PORTLAND, Me., Oct. 19 — Carissa Porcaro, a student at King Middle School here, did not hide her feelings about the Portland school board’s decision to let the independently operated clinic at her school provide girls access to prescription contraceptives.
Wearing a sticker with the words “I’m against giving out birth control” written in black marker, Carissa, 13, said she did not think the school should make the drugs available. Her mother disagrees.
“She thinks it’s really good,” Carissa said after school on Friday. “I think it’s stupid because what people are saying is that it’s O.K. to be sexually active.”
Two days after the school committee voted 7 to 2 in favor of adding prescription contraceptives to the services offered at the health clinic, the issue continues to draw fervent support and ardent opposition in this city of 64,000, the largest in Maine.
“I think it’s a great idea,” said Cathleen Allen, whose son is enrolled at King. “Someone is finally advocating for these students to take care of themselves.”
Ms. Allen added, “It’s an eye-opener for all of us, but when you look at the facts, why not?”
Bishop Richard J. Malone of the Roman Catholic Diocese of Portland is calling on the school committee to rescind its decision, as have the state and city Republican Parties. The city party is also pushing a recall for members who voted in favor.
Nick McGee, the city’s Republican Party chairman, said of the policy, “It is an attack on the moral fabric of our community, and a black eye for our state.”
On Friday, John Coyne, chairman of the school committee and one of the two members who voted against the plan, said he wanted the panel to reconsider the program. Mr. Coyne said that parents should have the option to enroll their children in all aspects of the clinic except reproductive health treatment, and that parents should be made more aware of the state’s confidentiality laws.
“I still don’t feel comfortable with this,” Mr. Coyne said. “There’s no talk about the health issues and the possible long-term ill effects on these young ladies.”
The school’s clinic functions much like a physician’s office and has been offering condoms and testing for pregnancy and sexually transmitted diseases since 2000. It also offers dental, mental health and basic care.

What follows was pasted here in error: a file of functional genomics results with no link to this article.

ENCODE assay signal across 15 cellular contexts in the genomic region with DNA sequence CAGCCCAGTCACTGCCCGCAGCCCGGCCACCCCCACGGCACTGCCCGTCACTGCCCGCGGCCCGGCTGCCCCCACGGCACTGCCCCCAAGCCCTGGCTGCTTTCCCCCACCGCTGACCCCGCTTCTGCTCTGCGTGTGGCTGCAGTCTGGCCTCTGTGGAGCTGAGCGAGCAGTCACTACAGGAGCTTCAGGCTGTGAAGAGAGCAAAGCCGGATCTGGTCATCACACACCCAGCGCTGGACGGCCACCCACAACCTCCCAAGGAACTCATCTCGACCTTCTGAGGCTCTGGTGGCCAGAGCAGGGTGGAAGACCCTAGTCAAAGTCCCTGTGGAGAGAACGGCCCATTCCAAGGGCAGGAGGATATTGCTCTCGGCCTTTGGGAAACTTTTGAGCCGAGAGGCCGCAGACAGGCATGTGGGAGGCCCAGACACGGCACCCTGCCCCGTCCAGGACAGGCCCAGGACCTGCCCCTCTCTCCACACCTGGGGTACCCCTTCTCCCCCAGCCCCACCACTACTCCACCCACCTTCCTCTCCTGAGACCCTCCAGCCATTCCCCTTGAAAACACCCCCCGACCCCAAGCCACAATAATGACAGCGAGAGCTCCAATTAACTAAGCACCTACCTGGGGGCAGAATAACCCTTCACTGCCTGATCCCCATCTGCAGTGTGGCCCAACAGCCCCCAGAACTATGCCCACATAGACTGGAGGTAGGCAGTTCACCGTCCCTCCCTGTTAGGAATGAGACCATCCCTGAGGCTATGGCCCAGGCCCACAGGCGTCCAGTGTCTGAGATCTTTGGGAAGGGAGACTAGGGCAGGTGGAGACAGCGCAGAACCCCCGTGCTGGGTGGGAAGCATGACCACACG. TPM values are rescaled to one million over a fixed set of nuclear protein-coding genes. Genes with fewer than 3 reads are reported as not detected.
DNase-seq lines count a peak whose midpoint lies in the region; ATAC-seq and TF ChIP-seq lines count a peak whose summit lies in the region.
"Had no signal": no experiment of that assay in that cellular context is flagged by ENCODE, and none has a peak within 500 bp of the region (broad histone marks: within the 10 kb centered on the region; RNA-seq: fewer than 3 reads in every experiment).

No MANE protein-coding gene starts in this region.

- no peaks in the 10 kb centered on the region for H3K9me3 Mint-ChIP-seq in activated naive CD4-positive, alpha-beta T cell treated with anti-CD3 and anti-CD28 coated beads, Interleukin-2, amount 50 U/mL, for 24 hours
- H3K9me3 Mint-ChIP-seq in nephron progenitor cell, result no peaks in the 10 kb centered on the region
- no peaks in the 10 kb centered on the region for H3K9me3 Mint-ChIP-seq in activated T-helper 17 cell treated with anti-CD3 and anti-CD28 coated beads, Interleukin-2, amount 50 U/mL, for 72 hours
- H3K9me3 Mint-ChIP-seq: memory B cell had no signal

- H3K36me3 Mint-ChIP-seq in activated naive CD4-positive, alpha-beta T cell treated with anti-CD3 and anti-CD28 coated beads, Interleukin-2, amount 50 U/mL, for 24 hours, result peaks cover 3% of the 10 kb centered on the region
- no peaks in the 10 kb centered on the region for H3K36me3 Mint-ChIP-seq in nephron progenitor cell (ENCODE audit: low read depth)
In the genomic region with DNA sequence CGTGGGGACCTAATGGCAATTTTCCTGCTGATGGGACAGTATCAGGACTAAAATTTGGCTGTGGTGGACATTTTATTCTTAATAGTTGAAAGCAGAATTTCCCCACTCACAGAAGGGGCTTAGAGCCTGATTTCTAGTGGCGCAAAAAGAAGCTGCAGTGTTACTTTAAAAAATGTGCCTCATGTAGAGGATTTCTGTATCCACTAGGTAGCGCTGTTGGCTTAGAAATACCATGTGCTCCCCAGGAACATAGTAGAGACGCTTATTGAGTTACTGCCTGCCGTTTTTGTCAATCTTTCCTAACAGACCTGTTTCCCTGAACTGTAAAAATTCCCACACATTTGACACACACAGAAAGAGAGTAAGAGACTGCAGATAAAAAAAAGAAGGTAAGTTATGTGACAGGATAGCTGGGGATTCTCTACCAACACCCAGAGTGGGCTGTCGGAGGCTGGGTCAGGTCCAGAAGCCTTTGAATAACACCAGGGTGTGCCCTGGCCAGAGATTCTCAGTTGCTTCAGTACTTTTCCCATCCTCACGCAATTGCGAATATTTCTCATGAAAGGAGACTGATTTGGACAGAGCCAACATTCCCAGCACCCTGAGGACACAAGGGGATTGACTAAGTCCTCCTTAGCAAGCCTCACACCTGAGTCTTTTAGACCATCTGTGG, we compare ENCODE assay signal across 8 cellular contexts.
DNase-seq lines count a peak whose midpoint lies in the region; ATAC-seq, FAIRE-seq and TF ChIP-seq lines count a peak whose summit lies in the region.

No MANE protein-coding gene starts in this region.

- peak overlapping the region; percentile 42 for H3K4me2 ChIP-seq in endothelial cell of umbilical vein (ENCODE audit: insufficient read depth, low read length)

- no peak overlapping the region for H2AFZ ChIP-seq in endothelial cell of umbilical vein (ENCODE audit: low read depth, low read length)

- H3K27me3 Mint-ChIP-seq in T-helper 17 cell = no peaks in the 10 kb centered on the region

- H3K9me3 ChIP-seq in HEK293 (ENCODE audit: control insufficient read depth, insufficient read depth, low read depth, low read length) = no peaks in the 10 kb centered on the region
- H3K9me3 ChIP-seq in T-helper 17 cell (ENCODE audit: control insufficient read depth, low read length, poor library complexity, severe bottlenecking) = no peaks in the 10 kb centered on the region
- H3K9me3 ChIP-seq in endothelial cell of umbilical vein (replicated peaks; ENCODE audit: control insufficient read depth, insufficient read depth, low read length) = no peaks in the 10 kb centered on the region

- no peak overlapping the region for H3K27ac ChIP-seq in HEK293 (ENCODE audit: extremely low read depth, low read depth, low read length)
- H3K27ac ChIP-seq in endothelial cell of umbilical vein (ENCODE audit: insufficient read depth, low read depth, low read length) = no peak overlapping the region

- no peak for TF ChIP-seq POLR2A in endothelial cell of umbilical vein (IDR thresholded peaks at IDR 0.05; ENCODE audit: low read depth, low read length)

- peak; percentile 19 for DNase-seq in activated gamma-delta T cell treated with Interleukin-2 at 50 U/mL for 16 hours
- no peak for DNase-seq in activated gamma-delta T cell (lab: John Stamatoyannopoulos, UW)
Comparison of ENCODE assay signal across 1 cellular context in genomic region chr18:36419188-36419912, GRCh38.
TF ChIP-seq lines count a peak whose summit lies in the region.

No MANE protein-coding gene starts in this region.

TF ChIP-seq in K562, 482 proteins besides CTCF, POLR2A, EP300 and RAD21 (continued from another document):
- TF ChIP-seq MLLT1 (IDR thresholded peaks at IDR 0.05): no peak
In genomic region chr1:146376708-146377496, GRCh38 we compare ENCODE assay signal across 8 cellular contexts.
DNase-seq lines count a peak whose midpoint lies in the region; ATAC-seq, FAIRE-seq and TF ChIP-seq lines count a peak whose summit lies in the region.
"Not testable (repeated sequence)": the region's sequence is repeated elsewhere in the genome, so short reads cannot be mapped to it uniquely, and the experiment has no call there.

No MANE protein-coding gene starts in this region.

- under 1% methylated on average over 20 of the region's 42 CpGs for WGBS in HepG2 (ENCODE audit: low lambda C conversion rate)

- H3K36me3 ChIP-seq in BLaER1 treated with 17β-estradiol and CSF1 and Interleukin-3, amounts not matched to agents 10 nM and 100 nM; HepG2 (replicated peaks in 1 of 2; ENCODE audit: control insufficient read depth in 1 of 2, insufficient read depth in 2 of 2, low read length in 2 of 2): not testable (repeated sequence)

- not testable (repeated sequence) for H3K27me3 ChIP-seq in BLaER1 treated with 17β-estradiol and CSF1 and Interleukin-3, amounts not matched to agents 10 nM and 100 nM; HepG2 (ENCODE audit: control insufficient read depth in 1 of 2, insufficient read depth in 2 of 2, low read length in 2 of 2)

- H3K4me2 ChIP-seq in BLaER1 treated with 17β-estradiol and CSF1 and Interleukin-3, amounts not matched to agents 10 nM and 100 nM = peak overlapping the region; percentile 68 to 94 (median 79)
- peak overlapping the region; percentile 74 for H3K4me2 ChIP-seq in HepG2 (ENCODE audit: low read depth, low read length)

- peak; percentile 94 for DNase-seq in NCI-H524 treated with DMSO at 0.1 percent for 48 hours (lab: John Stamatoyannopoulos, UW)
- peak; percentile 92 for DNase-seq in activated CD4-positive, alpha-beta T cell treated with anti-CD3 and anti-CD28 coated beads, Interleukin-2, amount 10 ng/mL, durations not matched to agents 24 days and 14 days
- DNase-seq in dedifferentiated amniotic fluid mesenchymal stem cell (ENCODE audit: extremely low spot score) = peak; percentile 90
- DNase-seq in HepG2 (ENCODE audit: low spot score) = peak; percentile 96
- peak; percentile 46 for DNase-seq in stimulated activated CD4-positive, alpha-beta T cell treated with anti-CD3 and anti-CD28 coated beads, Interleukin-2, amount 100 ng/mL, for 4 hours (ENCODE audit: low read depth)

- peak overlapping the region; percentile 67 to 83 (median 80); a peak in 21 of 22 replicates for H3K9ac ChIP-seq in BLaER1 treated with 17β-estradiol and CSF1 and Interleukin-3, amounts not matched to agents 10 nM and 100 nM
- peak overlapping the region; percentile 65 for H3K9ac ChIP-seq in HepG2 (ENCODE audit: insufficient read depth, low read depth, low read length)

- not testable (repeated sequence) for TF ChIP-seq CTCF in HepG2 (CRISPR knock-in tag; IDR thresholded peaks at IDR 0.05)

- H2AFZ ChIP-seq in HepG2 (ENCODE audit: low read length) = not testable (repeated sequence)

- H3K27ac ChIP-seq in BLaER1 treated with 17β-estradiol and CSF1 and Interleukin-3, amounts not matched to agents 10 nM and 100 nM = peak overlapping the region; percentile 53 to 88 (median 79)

The clinics at Portland high schools have offered oral contraceptives for years, said Douglas S. Gardner, the city’s director of health and human services. Health officials decided to extend the policy to middle school after learning that 17 middle school students had become pregnant in the last four years, seven of them in the 2006-7 school year.
“These kids are far too young to be sexually active,” Mr. Gardner said. “You can’t argue that any differently. But there is a small group of kids, and thankfully it’s a small group, who are reporting that they are sexually active, and we need to do all we can to protect them.”
The Portland clinic is not the first in the country to offer such services. Four middle schools in Seattle offer reproductive health care through city-administered health centers, said James Apa, communications manager for Public Health-Seattle and King County. Clinics in six Baltimore middle schools offer access to oral contraceptives, said Dr. Joshua Sharfstein, the city’s health commissioner, who said the program had helped to decrease teenage pregnancy rates.
Nationally, about a quarter of school-based clinics, most of them in high schools, provide some type of contraception, according to the National Assembly on School Based Health Care. Less than 1 percent of schools provide prescription contraception, said a spokeswoman for the organization, Divya Mohan, who said most were high schools. She declined to give the number of middle schools that provided prescription contraception.
Parents in Portland who want their children to have access to the clinic must sign a waiver each year that details the services it offers. Under state law, reproductive health, mental health and substance abuse issues are confidential between medical provider and patient, regardless of the patient’s age.
Of the 500 students at King, 135 have permission to use the clinic, said Principal Michael McCarthy. Of those, five students, all of whom were 14 or 15, reported being sexually active in the last school year. One became pregnant. King is the only one of the city’s three middle schools that has a health clinic.
Postpubescent girls will be able to gain access to prescription contraceptives only after undergoing counseling and being examined by a physician or nurse practitioner who can prescribe oral contraceptives, Mr. Gardner said. The clinic is likely to start prescribing contraceptives at the end of the year, officials said, after parents sign a new waiver.
Students will then be written a prescription for oral contraceptives or be given them at the clinic, depending on each student’s situation. For students who are written a prescription, the school will often try to find a financing source, such as the state’s Medicaid program.
Kitty Purington, whose daughter attends King, says she had mixed feelings about the decision to provide contraceptives to middle school students but thought it was the right one.
“It brings home the fact that my 13-year-old daughter has friends and people around her who are sexually active,” Ms. Purington said. “But at least it’s a good alternative in a not-so-good situation. No one is going to stand up and cheer that 12- and 13-year-olds are having sex, but it’s not anything new.”
How do the cities of Baltimore, Portland, Seattle and NYC differ in their policy in regards to matters of birth control?
Find policies of the cities, and compare to Maine's Middle School policy.